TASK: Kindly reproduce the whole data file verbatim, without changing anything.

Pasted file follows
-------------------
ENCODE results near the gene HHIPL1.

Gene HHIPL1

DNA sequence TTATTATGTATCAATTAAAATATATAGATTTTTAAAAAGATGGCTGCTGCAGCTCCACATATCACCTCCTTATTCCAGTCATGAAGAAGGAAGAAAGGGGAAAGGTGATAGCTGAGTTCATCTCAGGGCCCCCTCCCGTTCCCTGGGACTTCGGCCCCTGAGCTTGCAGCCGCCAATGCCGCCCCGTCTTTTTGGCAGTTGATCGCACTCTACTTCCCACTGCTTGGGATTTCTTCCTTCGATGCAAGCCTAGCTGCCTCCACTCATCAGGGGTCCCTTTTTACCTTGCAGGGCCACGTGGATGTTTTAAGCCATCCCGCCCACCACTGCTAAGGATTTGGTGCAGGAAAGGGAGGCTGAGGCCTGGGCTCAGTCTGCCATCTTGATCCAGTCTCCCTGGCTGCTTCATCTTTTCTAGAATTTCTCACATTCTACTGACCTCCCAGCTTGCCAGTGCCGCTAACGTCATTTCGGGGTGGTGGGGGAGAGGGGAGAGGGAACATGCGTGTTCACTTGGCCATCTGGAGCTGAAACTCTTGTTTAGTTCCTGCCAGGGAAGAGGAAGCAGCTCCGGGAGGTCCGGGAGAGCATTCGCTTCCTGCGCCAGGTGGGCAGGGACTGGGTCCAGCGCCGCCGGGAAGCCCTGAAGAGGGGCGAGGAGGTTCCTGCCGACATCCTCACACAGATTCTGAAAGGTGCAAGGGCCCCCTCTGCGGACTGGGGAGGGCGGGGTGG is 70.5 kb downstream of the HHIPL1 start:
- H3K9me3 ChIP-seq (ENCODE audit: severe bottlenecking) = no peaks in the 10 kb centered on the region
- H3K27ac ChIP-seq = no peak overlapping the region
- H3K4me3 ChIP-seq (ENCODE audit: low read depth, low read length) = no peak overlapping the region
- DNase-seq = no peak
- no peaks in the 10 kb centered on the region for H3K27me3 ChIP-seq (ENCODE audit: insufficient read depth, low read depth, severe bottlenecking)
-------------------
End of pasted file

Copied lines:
ENCODE results near the gene HHIPL1.

Gene HHIPL1

DNA sequence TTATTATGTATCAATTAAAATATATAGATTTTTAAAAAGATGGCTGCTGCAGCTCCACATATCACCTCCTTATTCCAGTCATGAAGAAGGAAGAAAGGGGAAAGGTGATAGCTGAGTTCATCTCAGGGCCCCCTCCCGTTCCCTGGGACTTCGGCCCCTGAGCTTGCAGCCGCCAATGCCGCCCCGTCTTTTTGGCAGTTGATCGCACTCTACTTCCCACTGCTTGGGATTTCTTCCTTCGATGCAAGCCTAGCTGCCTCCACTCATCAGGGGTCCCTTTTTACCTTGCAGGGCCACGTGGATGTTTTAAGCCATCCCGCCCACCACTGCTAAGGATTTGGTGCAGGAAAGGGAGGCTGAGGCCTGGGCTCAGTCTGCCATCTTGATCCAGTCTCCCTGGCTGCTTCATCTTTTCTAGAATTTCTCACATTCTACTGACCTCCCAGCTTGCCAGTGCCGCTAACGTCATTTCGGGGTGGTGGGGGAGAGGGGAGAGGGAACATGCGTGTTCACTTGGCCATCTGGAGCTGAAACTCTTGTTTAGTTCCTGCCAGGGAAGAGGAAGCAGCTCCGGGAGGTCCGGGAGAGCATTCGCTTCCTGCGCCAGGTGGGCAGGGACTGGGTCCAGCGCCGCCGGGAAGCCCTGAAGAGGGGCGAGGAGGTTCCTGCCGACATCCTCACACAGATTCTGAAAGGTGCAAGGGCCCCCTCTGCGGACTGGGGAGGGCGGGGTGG is 70.5 kb downstream of the HHIPL1 start:
- H3K9me3 ChIP-seq (ENCODE audit: severe bottlenecking) = no peaks in the 10 kb centered on the region
- H3K27ac ChIP-seq = no peak overlapping the region
- H3K4me3 ChIP-seq (ENCODE audit: low read depth, low read length) = no peak overlapping the region
- DNase-seq = no peak
- no peaks in the 10 kb centered on the region for H3K27me3 ChIP-seq (ENCODE audit: insufficient read depth, low read depth, severe bottlenecking)